The last two years will likely go down as the two most tumultuous for retail pharmacy — certainly since the millennium. On the one hand, the industry is seeing some growth.
In August, ResearchAndMarkets.com released a report (“Pharmacies and Drug Stores Global Market Report 2021: COVID-19 Implications and Growth to 2030”) concluding that the global pharmacy and drug stores market is expected to see annual growth of about 6% between now and 2025. This will be partly due to an aging population providing a growing customer base for pharmacies and drug stores.
But at the same time, there are headwinds that will continue. The pandemic will continue to play a major role for pharmacies, but retailers will have to contend with consumer behavior and expectations; competition; labor shortages; inflation; and government regulations on the local and national level.
“Rapidly increasing cost pressures from regulatory agencies and payers will restrain the pharmacies and drug stores market,” according to the ResearchAndMarkets.com report. “Government budgetary pressures are leading to lower pharmacy compensation for most countries with public health care. The consolidation of pharmacy benefit management firms in the U.S. has worked similarly, driving lower costs and margins and shifting prescription volumes to delivery of direct or mail order.”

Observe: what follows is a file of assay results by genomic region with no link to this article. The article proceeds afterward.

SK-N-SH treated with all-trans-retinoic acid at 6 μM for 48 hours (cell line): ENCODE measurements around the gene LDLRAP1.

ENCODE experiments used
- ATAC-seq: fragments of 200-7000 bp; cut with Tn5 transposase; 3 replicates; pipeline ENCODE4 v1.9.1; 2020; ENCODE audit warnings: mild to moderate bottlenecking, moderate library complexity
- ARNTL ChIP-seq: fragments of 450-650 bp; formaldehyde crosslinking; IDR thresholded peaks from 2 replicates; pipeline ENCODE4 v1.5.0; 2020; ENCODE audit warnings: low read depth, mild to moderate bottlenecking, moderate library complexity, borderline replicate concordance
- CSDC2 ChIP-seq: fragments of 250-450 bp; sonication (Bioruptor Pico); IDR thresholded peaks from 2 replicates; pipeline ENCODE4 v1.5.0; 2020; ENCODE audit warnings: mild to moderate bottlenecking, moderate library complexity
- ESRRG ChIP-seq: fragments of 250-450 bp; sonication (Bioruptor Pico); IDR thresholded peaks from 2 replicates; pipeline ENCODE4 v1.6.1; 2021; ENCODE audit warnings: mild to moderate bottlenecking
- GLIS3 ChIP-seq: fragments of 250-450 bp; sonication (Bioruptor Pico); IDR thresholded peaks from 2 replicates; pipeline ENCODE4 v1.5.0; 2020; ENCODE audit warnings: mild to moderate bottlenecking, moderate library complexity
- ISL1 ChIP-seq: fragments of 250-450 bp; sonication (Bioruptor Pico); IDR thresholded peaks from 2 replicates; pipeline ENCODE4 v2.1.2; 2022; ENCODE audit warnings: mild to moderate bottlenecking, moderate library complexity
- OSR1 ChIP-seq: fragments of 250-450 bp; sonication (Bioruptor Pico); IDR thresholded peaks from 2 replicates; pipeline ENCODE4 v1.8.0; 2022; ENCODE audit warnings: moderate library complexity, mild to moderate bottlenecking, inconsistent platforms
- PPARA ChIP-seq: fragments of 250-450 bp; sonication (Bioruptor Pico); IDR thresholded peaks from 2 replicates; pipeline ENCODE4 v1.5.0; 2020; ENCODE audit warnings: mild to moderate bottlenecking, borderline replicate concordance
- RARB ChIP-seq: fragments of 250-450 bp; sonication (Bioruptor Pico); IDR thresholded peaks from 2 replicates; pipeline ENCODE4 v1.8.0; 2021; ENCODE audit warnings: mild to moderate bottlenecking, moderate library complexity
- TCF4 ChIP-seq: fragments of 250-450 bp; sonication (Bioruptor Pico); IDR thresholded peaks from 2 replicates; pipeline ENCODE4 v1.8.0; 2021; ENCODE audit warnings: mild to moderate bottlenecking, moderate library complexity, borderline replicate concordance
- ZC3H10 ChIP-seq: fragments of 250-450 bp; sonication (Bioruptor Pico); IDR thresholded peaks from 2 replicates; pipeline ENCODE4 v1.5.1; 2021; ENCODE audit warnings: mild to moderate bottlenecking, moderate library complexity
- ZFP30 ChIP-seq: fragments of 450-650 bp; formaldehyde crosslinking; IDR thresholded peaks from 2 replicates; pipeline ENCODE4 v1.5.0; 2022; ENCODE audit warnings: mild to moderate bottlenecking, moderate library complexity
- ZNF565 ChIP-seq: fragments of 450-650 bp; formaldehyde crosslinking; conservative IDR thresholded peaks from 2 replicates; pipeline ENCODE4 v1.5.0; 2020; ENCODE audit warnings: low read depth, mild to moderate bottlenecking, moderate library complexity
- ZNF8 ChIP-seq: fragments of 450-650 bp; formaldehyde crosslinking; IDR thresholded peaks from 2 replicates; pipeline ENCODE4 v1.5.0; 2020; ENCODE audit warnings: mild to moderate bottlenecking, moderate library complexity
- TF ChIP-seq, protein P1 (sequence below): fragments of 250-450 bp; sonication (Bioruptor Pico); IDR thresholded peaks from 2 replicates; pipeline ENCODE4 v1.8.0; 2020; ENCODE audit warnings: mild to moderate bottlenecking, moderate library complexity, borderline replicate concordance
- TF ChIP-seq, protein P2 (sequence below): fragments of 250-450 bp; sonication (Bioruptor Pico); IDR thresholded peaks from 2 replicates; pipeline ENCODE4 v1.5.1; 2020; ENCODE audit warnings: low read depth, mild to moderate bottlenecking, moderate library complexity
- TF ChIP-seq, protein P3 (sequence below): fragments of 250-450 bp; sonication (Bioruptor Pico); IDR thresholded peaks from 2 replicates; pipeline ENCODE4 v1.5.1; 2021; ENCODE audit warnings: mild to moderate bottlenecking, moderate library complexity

These are issues to consider as we start a new year. No doubt change will be a big part of the strategy for retailers, and the changes will come in many forms. Deloitte said the role of the pharmacy and the pharmacist in the healthcare ecosystem is evolving as technologies — such as artificial intelligence and virtual health — drive exponential change. The company said many pharmacies operate on a legacy business model that is only just beginning to embrace technology and customer service innovation.
“Today’s retail pharmacists are highly trained, trusted medical professionals who spend a disproportionate amount of time counting pills and addressing clinical edits rather than operating at the top of their license (such as providing point-of-care testing and counseling),” Deloitte said. “Not only does this tend to minimize their ability to affect patient outcomes, but is also causing safety and profitability issues.”
The dynamic pace of today’s innovation cycles is likely to create disruption, not a gentle evolution, according to Deloitte. Things on the horizon, the company said, could be treatments that no longer focus on chemical and biologic solutions but instead focus on digital therapeutics; retail pharmacies that could become consolidated health destinations with product distribution altered by 3-D printing, kiosks, telehealth, and same-day delivery by driverless cars; or retailers could adopt automation and AI algorithms to enhance pharmacists’ responsibilities, allowing them to become recognized as care providers.
Of course no one knows for sure if or when the industry will see such dramatic shifts. The other question retailers need to ponder is this: How quickly will these changes happen? By all accounts the industry is not short of ideas, but the biggest question that must be answered is which one of the headwinds is the priority. It’s something to think about for 2022 — and beyond.